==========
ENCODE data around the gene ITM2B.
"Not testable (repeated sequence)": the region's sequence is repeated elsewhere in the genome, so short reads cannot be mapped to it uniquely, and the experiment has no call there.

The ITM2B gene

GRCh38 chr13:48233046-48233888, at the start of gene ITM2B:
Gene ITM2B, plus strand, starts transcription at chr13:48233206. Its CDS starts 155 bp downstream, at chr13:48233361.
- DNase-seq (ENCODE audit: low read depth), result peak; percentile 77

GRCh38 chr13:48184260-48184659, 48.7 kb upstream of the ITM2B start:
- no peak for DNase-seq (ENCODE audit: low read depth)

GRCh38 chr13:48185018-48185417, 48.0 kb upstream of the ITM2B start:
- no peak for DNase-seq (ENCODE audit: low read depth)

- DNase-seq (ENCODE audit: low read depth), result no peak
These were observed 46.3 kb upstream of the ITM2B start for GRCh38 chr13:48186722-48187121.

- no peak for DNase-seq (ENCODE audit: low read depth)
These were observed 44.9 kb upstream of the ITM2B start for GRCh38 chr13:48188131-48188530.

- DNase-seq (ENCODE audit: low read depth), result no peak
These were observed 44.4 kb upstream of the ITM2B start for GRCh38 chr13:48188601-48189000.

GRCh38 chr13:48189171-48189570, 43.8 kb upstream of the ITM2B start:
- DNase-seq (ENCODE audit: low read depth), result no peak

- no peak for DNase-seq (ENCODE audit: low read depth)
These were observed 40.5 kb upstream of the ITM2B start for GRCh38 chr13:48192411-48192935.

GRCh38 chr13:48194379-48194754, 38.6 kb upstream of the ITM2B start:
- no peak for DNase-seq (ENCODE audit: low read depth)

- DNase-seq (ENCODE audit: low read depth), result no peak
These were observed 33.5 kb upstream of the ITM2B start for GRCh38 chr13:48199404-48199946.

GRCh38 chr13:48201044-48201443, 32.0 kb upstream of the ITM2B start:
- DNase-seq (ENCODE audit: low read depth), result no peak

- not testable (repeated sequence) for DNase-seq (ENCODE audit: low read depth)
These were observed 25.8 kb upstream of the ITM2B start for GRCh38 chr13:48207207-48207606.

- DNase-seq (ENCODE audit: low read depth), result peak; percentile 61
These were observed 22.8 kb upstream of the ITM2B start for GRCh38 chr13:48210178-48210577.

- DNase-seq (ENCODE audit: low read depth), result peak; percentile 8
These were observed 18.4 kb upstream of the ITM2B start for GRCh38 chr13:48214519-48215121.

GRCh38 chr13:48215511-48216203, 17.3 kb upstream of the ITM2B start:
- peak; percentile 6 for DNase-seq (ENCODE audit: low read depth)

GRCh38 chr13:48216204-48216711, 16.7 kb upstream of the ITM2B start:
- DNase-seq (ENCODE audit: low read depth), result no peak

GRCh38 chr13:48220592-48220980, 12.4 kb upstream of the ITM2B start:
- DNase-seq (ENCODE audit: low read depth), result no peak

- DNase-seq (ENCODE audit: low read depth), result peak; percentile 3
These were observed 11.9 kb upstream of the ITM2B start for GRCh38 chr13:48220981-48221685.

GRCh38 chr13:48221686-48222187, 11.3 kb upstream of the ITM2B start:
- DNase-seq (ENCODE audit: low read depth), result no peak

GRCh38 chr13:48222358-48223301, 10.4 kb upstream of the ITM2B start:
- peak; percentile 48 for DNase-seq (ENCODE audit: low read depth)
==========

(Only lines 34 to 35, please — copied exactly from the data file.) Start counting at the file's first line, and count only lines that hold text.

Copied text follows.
- peak; percentile 6 for DNase-seq (ENCODE audit: low read depth)

GRCh38 chr13:48216204-48216711, 16.7 kb upstream of the ITM2B start: